Today Richie Culver is an eclectic artist. His practice ranges from painting, sculpture, photography and digital performance. Currently, his career is directed particularly toward music. His audio pieces become a continuation of his paintings, oscillating between music and poetry.
Jason deCaires Taylor is a sculptor, environmentalist and professional photographer engaged in the construction of museums and underwater sculpture parks. The topics covered by Taylor regarding the climate emergency, environmental activism and the regenerative capacity of nature.
Remaining underwater, the artist’s sculptures transform and over time provide a new habitat for marine fauna and flora. All made with durable concrete, can provide a stable platform that allows corals to stick and grow. The uniqueness of these underwater sculptures focuses on the relationship between art and environment that intersect with social issues, such as the worrying condition of the marine ecosystem destined to affect human life. Taylor’s intention is to make viewers reflect on these issues, offering a different point of view for a better future even underwater.
Taylor’s first sculpture, The Lost Correspondent – made in collaboration with a marine biologist and a local diving center – was located off the coast of Grenada, Jamaica, an area destroyed by Hurricane Ivan. The sculpture quickly transformed and over time other elements were added, 26 at the end. Thus was born the world’s first underwater sculpture park. From this moment on, Taylor’s projects have become more and more extensive up to the submerged garden of Lanzarote. Since 2009 the underwater sites made by deCaires Taylor are almost twenty around the world and visitors over half a million.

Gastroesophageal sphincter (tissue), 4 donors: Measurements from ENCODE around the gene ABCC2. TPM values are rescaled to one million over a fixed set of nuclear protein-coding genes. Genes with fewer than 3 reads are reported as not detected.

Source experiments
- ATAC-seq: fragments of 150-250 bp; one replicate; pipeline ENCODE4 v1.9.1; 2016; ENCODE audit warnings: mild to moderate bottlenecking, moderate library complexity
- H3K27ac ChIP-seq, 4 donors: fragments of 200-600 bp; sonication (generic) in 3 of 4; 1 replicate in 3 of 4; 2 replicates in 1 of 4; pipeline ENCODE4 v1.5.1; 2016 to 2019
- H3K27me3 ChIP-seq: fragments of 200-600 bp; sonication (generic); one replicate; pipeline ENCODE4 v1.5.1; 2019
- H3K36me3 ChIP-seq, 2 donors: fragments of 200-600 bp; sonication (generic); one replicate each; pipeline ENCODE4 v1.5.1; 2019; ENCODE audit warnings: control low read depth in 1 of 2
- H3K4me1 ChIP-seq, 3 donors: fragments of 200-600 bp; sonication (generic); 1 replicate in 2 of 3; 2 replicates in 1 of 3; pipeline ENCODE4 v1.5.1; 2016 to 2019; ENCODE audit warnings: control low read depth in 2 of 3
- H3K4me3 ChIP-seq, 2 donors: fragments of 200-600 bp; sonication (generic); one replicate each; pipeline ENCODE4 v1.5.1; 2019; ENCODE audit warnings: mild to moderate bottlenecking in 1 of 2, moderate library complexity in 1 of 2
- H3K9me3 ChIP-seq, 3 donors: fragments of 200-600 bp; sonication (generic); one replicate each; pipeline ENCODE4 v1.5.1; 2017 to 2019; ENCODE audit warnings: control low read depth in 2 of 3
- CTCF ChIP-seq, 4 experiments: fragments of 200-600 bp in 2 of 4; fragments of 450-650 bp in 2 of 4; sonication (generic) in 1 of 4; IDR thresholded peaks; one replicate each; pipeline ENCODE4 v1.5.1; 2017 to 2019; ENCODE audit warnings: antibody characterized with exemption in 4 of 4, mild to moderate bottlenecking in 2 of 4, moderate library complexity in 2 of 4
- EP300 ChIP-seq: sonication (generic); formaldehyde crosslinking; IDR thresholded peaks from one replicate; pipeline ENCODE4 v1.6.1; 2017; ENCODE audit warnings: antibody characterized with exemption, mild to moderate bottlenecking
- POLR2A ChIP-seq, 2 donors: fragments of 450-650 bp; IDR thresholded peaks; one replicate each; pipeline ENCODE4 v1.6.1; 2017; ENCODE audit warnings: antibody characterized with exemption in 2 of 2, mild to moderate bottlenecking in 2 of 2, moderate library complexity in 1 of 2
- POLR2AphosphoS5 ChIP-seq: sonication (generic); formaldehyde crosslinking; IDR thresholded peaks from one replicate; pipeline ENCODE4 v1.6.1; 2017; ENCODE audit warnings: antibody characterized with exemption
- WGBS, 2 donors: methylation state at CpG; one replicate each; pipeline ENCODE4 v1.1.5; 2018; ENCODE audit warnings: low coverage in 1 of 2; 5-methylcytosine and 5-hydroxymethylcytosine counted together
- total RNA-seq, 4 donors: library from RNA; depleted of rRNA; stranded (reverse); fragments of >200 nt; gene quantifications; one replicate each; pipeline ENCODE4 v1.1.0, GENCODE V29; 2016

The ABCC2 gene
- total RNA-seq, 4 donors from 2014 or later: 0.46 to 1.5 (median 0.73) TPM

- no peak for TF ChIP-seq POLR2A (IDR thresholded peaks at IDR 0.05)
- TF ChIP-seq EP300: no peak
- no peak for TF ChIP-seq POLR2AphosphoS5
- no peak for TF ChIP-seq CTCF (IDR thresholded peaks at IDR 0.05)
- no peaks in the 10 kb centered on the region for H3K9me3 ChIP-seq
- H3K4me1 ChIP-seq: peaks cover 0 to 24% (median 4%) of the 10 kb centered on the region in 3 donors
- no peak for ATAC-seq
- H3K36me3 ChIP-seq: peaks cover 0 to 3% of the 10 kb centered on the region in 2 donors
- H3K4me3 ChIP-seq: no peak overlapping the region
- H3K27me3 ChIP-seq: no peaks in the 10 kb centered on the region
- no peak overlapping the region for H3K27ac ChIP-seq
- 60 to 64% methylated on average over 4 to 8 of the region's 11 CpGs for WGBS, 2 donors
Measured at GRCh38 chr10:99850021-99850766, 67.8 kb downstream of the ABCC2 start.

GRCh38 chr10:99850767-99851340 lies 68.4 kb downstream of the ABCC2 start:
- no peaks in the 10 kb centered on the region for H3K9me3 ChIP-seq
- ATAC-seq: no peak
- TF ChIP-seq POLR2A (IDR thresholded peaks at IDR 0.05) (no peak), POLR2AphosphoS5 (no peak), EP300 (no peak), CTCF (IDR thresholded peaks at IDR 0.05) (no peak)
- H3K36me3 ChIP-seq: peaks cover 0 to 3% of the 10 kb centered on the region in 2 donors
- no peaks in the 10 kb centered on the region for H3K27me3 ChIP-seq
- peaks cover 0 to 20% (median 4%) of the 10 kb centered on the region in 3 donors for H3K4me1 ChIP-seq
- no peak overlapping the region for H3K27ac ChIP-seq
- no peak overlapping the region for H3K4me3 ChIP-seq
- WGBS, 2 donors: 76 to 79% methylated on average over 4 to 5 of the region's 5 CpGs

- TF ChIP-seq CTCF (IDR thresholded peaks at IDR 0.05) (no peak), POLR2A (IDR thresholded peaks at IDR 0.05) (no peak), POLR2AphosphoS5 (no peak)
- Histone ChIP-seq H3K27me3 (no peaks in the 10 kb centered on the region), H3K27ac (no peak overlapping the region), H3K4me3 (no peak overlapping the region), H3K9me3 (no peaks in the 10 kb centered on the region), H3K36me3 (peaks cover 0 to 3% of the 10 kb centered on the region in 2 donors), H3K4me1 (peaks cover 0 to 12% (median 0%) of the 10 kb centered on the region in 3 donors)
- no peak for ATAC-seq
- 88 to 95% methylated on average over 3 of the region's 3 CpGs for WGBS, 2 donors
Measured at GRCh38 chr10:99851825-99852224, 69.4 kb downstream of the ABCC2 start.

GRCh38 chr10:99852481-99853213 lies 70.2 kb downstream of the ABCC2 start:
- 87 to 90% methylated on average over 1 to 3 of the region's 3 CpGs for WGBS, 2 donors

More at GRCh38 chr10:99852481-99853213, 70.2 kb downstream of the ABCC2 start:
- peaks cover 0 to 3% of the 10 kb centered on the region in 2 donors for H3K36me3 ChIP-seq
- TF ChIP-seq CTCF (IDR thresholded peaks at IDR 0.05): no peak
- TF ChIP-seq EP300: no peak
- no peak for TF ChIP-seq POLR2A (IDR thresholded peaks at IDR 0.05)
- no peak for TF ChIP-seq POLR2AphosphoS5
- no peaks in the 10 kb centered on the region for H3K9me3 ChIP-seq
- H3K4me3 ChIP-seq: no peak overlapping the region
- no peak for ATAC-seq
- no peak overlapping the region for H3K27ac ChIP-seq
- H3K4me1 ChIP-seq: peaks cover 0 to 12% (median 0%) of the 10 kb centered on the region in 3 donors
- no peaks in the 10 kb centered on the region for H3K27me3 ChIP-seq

The Atlántico Museum of Lanzarote, about three hundred meters from the coast and twelve meters deep, houses an exhibition of over 250 statues that depict, life-size, some inhabitants of the island selected by James deCaires Taylor, pioneer of this new environmental and underwater frontier in the art world.
To discover more projects from Jason deCaires Taylor you can visit his profile Instagram.
Luca Lugosis – a.k.a. Lugosis – is an Italian tattooist, street artist and artist who has collaborated with brands such as Dr. Martens, Market, Nike and many others. Its versatility reworks the urban culture in a strictly personal key, closely linked to the Milanese scene.
Now active in Berlin, he travels the world in search of new stimuli and inspiration. On the other hand, Milan remains a very important place for Lugosis, starting from the metropolitan suggestions to the community that has been built with time.
The characters created by Lugosis move with agility between tattoos, illustrations and graffiti and tell his thoughts and his perception of the world. Among wacky characters and weirdos, Lugosis’ poetics reward the anti-conventional without prejudice. Ultimately, the suburban culture and aesthetics of Millennial cartoons are a great inspiration for the artist.
Now, let’s go over some of the artist’s most interesting collaborations. From the one for Nike with t-shirts and sweatshirts where Lugosis reinvents the classic logo to the more graphic one with Dr. Martens, carried out together with Strato. Also for Carhartt the two artists collaborated together in 2021 in the store of the brand in Weil am Rhein in Germany, all curated by Colab Gallery.
Ph. courtesy Lugosis, Colab Gallery, Dr. Martens, Nike